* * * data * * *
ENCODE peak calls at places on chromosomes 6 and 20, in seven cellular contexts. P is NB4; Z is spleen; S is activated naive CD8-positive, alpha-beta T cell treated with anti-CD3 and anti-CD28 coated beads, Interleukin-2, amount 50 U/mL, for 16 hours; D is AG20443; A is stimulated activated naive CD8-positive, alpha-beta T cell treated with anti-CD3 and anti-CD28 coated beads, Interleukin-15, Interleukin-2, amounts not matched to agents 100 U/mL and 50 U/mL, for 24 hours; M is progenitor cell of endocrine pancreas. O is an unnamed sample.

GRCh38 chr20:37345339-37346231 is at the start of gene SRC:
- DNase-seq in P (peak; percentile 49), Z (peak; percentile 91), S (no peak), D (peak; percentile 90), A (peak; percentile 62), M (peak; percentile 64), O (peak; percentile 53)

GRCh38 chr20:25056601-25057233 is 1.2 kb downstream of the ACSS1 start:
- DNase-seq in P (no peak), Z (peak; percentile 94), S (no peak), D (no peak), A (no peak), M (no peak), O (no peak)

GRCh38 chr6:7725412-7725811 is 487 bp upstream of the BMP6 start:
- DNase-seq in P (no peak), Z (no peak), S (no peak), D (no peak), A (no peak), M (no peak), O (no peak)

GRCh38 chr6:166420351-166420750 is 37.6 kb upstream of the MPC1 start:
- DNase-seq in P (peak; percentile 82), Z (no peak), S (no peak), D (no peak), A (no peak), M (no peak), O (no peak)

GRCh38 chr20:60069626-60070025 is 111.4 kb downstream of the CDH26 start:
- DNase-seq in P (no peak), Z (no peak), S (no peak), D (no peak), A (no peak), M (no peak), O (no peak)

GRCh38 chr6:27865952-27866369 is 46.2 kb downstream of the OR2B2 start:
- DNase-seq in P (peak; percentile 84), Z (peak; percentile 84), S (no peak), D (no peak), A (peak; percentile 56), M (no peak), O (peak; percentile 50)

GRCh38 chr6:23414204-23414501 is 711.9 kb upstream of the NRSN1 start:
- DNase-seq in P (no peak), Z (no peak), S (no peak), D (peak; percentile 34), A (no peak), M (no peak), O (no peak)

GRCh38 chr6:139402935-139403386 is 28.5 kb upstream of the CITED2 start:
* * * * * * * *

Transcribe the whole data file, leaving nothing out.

ENCODE peak calls at places on chromosomes 6 and 20, in seven cellular contexts. P is NB4; Z is spleen; S is activated naive CD8-positive, alpha-beta T cell treated with anti-CD3 and anti-CD28 coated beads, Interleukin-2, amount 50 U/mL, for 16 hours; D is AG20443; A is stimulated activated naive CD8-positive, alpha-beta T cell treated with anti-CD3 and anti-CD28 coated beads, Interleukin-15, Interleukin-2, amounts not matched to agents 100 U/mL and 50 U/mL, for 24 hours; M is progenitor cell of endocrine pancreas. O is an unnamed sample.

GRCh38 chr20:37345339-37346231 is at the start of gene SRC:
- DNase-seq in P (peak; percentile 49), Z (peak; percentile 91), S (no peak), D (peak; percentile 90), A (peak; percentile 62), M (peak; percentile 64), O (peak; percentile 53)

GRCh38 chr20:25056601-25057233 is 1.2 kb downstream of the ACSS1 start:
- DNase-seq in P (no peak), Z (peak; percentile 94), S (no peak), D (no peak), A (no peak), M (no peak), O (no peak)

GRCh38 chr6:7725412-7725811 is 487 bp upstream of the BMP6 start:
- DNase-seq in P (no peak), Z (no peak), S (no peak), D (no peak), A (no peak), M (no peak), O (no peak)

GRCh38 chr6:166420351-166420750 is 37.6 kb upstream of the MPC1 start:
- DNase-seq in P (peak; percentile 82), Z (no peak), S (no peak), D (no peak), A (no peak), M (no peak), O (no peak)

GRCh38 chr20:60069626-60070025 is 111.4 kb downstream of the CDH26 start:
- DNase-seq in P (no peak), Z (no peak), S (no peak), D (no peak), A (no peak), M (no peak), O (no peak)

GRCh38 chr6:27865952-27866369 is 46.2 kb downstream of the OR2B2 start:
- DNase-seq in P (peak; percentile 84), Z (peak; percentile 84), S (no peak), D (no peak), A (peak; percentile 56), M (no peak), O (peak; percentile 50)

GRCh38 chr6:23414204-23414501 is 711.9 kb upstream of the NRSN1 start:
- DNase-seq in P (no peak), Z (no peak), S (no peak), D (peak; percentile 34), A (no peak), M (no peak), O (no peak)

GRCh38 chr6:139402935-139403386 is 28.5 kb upstream of the CITED2 start: